Fighting Disease: Ethiopia
River blindness is a parasitic disease transmitted by the bite of small black flies that breed in rapidly flowing streams and rivers. The disease causes severe itching, eye damage, and often blindness but is preventable through health education and distribution of the medicine Mectizan®. Learn more about the Carter Center's campaign to eliminate river blindness from the Americas and to control it in Africa >
Onchocerciasis, commonly known as river blindness, was first reported in southwestern regions of Ethiopia in 1939, while the northwestern part of the country was recognized to be endemic in the 1970s.
After the government of Ethiopia created a national plan to fight onchocerciasis in 1999, The Carter Center was invited to start fighting onchocerciasis in Ethiopia in 2000. Today, the Center's River Blindness Program continues to work in partnership with Ethiopia's Ministry of Health, Lions Clubs International Foundation, as well as a consortium of international agencies, nongovernmental organizations, and private companies.
Also in 2000, the National Onchocerciasis Task Force was established by Ethiopia's Ministry of Health with a mission to: mobilize and educate onchocerciasis-endemic communities; coordinate Mectizan® tablet procurement (donated by Merck) and distribution and coordinate all partners in the program. Mobilization efforts began in 2000 in the Kaffa and Sheka zones of the Southern Nations, Nationalities and Peoples region. The Carter Center and the African Program for Onchocerciasis Control (APOC) play a critical role in supporting the Mectizan distribution program in these areas. The program went on to expand into other areas, doubling treatments each year until reaching scale in 2004.
In partnership with the Ministry of Health and APOC, The Carter Center now assists program activities in eight of the 10 endemic zones in the country: Bench Maji, Gambella, Illubabor, Jimma, Kaffa, Metekel, North Gondar, and Sheka. Since 2009, more than 3 million people have been treated annually in more than 14,300 targeted villages in the Carter Center-assisted zones, composing nearly 70 percent of all treatments given in Ethiopia. These treatments are assisted by more than 40,000 trained community volunteers, who also provide health education in the villages treated.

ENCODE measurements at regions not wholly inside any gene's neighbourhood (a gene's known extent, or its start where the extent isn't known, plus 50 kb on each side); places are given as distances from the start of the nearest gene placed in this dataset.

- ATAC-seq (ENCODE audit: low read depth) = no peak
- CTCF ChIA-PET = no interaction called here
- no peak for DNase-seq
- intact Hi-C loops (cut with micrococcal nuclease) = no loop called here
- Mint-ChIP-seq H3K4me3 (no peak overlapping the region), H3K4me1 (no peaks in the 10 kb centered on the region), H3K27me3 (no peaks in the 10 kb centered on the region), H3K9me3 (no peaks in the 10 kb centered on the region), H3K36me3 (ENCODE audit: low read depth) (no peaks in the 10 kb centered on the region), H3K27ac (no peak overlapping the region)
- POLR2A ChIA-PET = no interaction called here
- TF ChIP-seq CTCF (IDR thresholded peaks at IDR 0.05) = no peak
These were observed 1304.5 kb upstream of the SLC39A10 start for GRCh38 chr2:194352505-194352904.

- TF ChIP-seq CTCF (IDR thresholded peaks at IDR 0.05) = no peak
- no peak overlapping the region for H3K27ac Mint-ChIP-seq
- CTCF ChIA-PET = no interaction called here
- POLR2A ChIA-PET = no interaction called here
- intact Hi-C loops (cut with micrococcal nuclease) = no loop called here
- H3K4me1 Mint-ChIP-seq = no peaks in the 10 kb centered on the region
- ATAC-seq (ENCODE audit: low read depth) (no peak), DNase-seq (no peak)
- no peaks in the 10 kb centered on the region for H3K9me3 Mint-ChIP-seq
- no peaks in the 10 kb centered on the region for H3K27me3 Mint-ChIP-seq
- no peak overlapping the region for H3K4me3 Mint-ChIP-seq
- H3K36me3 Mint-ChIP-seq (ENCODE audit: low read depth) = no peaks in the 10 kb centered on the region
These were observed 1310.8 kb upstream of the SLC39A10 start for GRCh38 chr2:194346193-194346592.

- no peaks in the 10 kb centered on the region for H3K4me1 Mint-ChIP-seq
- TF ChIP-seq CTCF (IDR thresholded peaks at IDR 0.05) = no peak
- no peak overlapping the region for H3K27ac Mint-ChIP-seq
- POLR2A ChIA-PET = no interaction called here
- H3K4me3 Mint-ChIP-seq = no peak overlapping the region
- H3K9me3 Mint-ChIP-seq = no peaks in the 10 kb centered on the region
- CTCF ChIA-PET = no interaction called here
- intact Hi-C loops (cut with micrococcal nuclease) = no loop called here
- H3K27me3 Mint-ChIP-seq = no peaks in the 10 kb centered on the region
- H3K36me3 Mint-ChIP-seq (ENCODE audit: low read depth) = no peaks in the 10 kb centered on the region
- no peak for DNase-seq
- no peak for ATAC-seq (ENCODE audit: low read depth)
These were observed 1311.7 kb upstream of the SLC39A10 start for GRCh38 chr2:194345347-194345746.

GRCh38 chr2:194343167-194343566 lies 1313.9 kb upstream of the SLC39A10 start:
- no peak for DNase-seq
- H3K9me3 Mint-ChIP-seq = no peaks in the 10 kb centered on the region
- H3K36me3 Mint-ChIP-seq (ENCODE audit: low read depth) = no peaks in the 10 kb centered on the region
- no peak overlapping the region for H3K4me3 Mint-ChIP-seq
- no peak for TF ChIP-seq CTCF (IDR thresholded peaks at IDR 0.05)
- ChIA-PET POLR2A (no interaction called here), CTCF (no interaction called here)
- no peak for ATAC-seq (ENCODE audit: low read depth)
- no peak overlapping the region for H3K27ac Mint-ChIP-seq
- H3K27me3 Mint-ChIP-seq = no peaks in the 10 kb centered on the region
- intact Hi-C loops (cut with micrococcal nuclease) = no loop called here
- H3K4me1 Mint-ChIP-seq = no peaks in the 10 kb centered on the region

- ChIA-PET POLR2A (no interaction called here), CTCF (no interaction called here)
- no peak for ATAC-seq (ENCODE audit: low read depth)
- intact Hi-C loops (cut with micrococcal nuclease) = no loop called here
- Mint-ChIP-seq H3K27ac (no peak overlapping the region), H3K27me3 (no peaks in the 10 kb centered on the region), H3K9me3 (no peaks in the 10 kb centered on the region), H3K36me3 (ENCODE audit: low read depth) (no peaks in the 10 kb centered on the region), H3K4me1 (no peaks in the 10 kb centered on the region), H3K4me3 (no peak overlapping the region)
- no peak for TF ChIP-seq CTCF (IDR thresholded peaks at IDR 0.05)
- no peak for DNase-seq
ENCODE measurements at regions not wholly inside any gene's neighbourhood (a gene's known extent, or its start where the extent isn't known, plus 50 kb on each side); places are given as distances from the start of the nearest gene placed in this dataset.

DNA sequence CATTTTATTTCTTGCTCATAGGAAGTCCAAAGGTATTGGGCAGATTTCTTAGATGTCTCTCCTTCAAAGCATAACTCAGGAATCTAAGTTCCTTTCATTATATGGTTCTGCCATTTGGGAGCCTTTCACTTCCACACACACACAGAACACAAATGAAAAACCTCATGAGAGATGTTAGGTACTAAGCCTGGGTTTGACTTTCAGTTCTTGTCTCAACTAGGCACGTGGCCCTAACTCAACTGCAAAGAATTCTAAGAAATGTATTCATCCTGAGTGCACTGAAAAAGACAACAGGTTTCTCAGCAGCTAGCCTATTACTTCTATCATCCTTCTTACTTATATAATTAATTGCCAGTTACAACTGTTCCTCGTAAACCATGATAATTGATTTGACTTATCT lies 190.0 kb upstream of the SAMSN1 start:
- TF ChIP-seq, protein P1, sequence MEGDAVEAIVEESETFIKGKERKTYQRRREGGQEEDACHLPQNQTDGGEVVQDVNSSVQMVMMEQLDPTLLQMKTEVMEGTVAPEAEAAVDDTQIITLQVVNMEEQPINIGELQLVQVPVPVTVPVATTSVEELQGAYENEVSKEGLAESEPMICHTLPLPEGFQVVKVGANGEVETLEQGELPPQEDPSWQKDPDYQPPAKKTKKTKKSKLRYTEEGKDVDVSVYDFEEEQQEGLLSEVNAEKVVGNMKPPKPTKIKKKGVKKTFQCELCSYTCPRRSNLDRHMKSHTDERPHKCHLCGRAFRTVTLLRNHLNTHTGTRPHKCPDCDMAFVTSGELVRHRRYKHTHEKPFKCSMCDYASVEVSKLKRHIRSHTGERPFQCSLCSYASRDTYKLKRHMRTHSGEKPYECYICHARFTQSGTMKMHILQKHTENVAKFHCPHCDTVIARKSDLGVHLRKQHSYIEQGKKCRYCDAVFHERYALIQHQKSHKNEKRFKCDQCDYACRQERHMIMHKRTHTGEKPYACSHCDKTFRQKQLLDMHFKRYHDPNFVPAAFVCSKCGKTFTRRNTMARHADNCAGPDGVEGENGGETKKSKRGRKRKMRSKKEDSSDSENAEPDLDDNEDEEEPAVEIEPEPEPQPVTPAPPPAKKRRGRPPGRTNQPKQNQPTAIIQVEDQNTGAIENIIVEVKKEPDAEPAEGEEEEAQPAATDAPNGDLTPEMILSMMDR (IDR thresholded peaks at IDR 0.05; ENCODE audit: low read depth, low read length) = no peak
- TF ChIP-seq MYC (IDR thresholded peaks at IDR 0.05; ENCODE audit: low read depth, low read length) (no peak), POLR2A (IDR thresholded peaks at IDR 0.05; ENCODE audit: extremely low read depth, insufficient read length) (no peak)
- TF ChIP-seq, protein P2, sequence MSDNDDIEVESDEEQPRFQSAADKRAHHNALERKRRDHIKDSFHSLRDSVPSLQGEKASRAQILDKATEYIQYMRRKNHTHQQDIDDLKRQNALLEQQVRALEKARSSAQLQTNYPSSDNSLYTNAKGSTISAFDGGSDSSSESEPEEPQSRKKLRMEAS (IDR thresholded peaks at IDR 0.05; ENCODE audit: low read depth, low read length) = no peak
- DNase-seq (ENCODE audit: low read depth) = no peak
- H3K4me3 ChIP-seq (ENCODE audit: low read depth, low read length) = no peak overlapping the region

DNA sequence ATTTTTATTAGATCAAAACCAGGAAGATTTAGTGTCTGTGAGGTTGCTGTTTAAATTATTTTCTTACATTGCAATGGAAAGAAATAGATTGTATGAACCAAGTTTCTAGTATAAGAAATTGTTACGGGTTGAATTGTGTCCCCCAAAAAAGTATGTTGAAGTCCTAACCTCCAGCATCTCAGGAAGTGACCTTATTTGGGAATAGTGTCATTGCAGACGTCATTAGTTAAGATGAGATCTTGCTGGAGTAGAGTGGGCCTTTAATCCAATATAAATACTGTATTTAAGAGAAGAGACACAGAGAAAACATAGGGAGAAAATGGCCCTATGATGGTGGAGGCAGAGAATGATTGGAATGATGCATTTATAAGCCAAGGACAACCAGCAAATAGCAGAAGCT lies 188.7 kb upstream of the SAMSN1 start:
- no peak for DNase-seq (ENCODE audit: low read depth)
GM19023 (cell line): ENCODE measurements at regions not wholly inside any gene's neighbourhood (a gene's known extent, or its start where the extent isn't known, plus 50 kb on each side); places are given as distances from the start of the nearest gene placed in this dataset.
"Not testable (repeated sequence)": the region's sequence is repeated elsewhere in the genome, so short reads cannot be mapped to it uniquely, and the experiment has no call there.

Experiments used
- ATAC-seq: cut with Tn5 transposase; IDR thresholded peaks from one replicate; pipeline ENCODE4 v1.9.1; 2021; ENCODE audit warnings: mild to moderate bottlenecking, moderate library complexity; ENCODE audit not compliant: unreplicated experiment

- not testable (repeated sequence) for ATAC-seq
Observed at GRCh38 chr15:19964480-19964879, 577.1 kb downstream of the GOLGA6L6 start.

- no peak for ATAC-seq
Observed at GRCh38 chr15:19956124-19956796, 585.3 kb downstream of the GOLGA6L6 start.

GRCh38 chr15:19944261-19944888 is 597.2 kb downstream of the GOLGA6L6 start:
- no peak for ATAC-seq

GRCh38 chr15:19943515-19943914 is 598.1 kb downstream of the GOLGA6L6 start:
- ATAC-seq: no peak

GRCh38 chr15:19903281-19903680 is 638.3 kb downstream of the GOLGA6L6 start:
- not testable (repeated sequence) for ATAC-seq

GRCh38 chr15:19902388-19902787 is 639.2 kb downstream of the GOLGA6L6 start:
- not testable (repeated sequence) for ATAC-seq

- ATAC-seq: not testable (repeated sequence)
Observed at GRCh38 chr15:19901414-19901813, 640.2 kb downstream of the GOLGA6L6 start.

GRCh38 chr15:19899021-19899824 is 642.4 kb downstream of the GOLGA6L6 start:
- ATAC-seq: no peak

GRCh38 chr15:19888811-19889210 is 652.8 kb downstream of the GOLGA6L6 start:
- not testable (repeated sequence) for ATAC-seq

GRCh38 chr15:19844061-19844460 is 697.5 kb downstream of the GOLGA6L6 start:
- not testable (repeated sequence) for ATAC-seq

The Carter Center's activities in Ethiopia use pioneering, integrated approaches to address multiple diseases simultaneously, saving time and money to reinforce health education and other interventions. The Center combines prevention activities for malaria, trachoma, and river blindness.
In addition, since 2009, with support from GlaxoSmithKline, The Carter Center has been assisting the Ethiopia Ministry of Health to launch a lymphatic filariasis elimination program in the Gambella region. The first of its kind in Ethiopia, the Carter Center-supported program has administered more than 235,000 combined Mectizan/albendazole treatments for lymphatic filariasis elimination in onchocerciasis-endemic areas as of 2011.